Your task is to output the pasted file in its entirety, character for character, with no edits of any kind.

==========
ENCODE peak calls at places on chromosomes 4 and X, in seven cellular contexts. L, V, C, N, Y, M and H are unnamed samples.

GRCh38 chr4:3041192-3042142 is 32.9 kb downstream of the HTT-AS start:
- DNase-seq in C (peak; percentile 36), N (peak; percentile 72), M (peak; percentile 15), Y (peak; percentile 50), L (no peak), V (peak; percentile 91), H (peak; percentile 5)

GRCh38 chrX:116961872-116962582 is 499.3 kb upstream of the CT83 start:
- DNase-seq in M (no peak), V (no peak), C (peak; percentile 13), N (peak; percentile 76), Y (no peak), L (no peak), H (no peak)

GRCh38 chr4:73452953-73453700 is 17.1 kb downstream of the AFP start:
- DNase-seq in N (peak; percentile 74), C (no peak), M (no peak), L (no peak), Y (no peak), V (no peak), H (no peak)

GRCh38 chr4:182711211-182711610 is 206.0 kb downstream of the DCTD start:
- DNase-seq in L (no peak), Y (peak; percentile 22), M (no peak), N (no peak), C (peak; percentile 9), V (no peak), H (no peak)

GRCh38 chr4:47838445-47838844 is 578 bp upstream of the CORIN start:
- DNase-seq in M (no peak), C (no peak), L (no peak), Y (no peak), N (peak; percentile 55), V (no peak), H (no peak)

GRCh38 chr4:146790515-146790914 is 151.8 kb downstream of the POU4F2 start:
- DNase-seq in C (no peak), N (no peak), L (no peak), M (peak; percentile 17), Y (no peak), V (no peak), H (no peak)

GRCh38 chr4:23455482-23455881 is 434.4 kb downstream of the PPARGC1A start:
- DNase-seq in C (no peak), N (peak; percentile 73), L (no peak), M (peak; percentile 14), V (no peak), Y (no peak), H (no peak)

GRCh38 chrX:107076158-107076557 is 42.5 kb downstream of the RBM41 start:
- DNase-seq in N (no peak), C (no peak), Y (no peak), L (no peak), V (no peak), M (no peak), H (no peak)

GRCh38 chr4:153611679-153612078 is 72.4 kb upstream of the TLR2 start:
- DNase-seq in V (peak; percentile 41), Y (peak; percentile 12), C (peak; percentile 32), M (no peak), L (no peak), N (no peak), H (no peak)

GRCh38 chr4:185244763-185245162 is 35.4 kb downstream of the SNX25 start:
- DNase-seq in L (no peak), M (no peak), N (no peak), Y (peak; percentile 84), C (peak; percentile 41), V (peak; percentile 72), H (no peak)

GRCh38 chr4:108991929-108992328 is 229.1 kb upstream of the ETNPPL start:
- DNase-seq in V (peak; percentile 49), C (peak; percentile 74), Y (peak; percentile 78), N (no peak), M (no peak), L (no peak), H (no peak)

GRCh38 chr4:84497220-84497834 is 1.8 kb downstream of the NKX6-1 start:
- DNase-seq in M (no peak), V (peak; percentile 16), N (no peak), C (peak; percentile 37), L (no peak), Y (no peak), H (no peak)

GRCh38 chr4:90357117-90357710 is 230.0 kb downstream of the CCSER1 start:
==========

ENCODE peak calls at places on chromosomes 4 and X, in seven cellular contexts. L, V, C, N, Y, M and H are unnamed samples.

GRCh38 chr4:3041192-3042142 is 32.9 kb downstream of the HTT-AS start:
- DNase-seq in C (peak; percentile 36), N (peak; percentile 72), M (peak; percentile 15), Y (peak; percentile 50), L (no peak), V (peak; percentile 91), H (peak; percentile 5)

GRCh38 chrX:116961872-116962582 is 499.3 kb upstream of the CT83 start:
- DNase-seq in M (no peak), V (no peak), C (peak; percentile 13), N (peak; percentile 76), Y (no peak), L (no peak), H (no peak)

GRCh38 chr4:73452953-73453700 is 17.1 kb downstream of the AFP start:
- DNase-seq in N (peak; percentile 74), C (no peak), M (no peak), L (no peak), Y (no peak), V (no peak), H (no peak)

GRCh38 chr4:182711211-182711610 is 206.0 kb downstream of the DCTD start:
- DNase-seq in L (no peak), Y (peak; percentile 22), M (no peak), N (no peak), C (peak; percentile 9), V (no peak), H (no peak)

GRCh38 chr4:47838445-47838844 is 578 bp upstream of the CORIN start:
- DNase-seq in M (no peak), C (no peak), L (no peak), Y (no peak), N (peak; percentile 55), V (no peak), H (no peak)

GRCh38 chr4:146790515-146790914 is 151.8 kb downstream of the POU4F2 start:
- DNase-seq in C (no peak), N (no peak), L (no peak), M (peak; percentile 17), Y (no peak), V (no peak), H (no peak)

GRCh38 chr4:23455482-23455881 is 434.4 kb downstream of the PPARGC1A start:
- DNase-seq in C (no peak), N (peak; percentile 73), L (no peak), M (peak; percentile 14), V (no peak), Y (no peak), H (no peak)

GRCh38 chrX:107076158-107076557 is 42.5 kb downstream of the RBM41 start:
- DNase-seq in N (no peak), C (no peak), Y (no peak), L (no peak), V (no peak), M (no peak), H (no peak)

GRCh38 chr4:153611679-153612078 is 72.4 kb upstream of the TLR2 start:
- DNase-seq in V (peak; percentile 41), Y (peak; percentile 12), C (peak; percentile 32), M (no peak), L (no peak), N (no peak), H (no peak)

GRCh38 chr4:185244763-185245162 is 35.4 kb downstream of the SNX25 start:
- DNase-seq in L (no peak), M (no peak), N (no peak), Y (peak; percentile 84), C (peak; percentile 41), V (peak; percentile 72), H (no peak)

GRCh38 chr4:108991929-108992328 is 229.1 kb upstream of the ETNPPL start:
- DNase-seq in V (peak; percentile 49), C (peak; percentile 74), Y (peak; percentile 78), N (no peak), M (no peak), L (no peak), H (no peak)

GRCh38 chr4:84497220-84497834 is 1.8 kb downstream of the NKX6-1 start:
- DNase-seq in M (no peak), V (peak; percentile 16), N (no peak), C (peak; percentile 37), L (no peak), Y (no peak), H (no peak)

GRCh38 chr4:90357117-90357710 is 230.0 kb downstream of the CCSER1 start: